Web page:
The area was named "Ophor portu" (port of rest) by Basque fishermen during the 16th-17th centuries. French and Basque fishermen used the west coast of Newfoundland, including the Port au Port Peninsula, for seasonal fishing settlements, however some began permanently inhabiting the area.

During and after the Treaty of Utrecht in 1713 and Treaty of Paris in 1763, France retained the right to use of the west coast of the island. This area came to be known as the "French Shore" and the Port au Port Peninsula was at its centre.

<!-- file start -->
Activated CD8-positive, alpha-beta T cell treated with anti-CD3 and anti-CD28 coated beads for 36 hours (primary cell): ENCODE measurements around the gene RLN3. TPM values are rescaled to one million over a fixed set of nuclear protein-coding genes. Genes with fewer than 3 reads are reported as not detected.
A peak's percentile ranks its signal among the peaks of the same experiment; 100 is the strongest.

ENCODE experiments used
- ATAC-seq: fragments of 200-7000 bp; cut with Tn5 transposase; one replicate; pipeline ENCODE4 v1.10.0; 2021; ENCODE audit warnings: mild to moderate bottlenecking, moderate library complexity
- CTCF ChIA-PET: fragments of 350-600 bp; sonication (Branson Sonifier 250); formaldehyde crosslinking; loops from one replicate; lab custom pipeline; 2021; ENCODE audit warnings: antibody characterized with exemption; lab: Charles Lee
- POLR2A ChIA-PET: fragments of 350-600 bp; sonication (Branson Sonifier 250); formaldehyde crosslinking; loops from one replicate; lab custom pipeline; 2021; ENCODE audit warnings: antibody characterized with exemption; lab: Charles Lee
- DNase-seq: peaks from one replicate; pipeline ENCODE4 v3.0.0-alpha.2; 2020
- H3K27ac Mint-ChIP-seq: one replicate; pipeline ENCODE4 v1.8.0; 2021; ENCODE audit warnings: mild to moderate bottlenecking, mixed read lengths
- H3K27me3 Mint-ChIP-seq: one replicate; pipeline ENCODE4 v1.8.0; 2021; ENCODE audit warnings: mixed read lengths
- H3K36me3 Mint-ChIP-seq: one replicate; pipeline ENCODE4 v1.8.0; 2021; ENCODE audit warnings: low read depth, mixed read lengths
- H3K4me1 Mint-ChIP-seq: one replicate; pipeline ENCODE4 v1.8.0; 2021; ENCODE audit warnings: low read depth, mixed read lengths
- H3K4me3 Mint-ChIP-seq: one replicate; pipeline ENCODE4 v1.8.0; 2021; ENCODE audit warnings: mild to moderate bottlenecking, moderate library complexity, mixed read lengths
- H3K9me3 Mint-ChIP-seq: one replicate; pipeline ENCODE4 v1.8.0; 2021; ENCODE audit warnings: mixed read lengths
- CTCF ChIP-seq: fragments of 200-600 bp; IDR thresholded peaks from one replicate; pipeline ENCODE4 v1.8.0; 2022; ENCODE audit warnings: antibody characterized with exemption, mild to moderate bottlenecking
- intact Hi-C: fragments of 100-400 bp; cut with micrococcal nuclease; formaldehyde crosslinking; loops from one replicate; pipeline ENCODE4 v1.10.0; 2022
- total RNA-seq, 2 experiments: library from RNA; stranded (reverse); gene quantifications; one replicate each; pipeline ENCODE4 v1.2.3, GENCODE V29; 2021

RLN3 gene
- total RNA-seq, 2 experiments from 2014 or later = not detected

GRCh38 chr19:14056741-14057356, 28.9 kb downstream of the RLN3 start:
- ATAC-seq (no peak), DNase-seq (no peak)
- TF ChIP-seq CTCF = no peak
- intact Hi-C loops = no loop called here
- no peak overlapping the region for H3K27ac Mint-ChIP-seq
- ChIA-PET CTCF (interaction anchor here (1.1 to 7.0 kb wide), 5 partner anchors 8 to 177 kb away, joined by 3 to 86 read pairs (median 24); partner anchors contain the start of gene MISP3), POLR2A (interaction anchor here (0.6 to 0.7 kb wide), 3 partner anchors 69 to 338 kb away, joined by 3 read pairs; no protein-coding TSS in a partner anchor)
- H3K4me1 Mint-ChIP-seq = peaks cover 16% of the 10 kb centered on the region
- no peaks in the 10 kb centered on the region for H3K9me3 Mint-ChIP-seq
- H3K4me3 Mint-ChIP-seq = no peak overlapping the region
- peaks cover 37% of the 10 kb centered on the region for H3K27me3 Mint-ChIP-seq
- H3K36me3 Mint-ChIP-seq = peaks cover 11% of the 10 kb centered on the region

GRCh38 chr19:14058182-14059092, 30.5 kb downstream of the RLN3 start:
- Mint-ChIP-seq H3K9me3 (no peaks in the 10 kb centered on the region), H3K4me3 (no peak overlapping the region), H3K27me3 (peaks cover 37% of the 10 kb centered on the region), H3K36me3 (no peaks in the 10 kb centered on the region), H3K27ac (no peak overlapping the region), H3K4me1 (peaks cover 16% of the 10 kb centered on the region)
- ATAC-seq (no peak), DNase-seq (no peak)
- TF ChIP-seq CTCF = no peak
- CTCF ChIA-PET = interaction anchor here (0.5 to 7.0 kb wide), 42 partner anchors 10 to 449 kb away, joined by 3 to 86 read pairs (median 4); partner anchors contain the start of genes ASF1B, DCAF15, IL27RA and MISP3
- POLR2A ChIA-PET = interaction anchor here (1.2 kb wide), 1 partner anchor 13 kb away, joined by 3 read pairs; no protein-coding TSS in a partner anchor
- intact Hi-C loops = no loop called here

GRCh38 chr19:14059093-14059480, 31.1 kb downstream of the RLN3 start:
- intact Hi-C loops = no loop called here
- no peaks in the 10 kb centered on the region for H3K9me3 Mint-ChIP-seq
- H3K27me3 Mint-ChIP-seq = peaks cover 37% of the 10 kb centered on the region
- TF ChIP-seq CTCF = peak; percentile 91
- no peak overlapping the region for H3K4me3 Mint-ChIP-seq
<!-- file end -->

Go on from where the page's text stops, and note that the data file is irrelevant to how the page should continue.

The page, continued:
Scattered settlement continued in the area until 1904 when France relinquished its right of use to the "French Shore". The Port au Port Peninsula represents the most varied ethnic and linguistic mix in the entire island of Newfoundland, with the highest proportion of French-speaking settlement on the island (15%).

The French minority, a mix of Acadian, French and Basque, has had an important influence on the area's culture. Newfoundland's unique folk music has been somewhat influenced by musicians from the Port au Port Peninsula, notably Émile Benoît. Additionally, the area's strong Roman Catholic tradition is reflected in the high visibility accorded to churches throughout the peninsula's communities.

As the centre of the province's Franco-Newfoundlander community, the peninsula has been designated the only bilingual district on the island of Newfoundland since 1971.

Below are two historical documents for your viewing.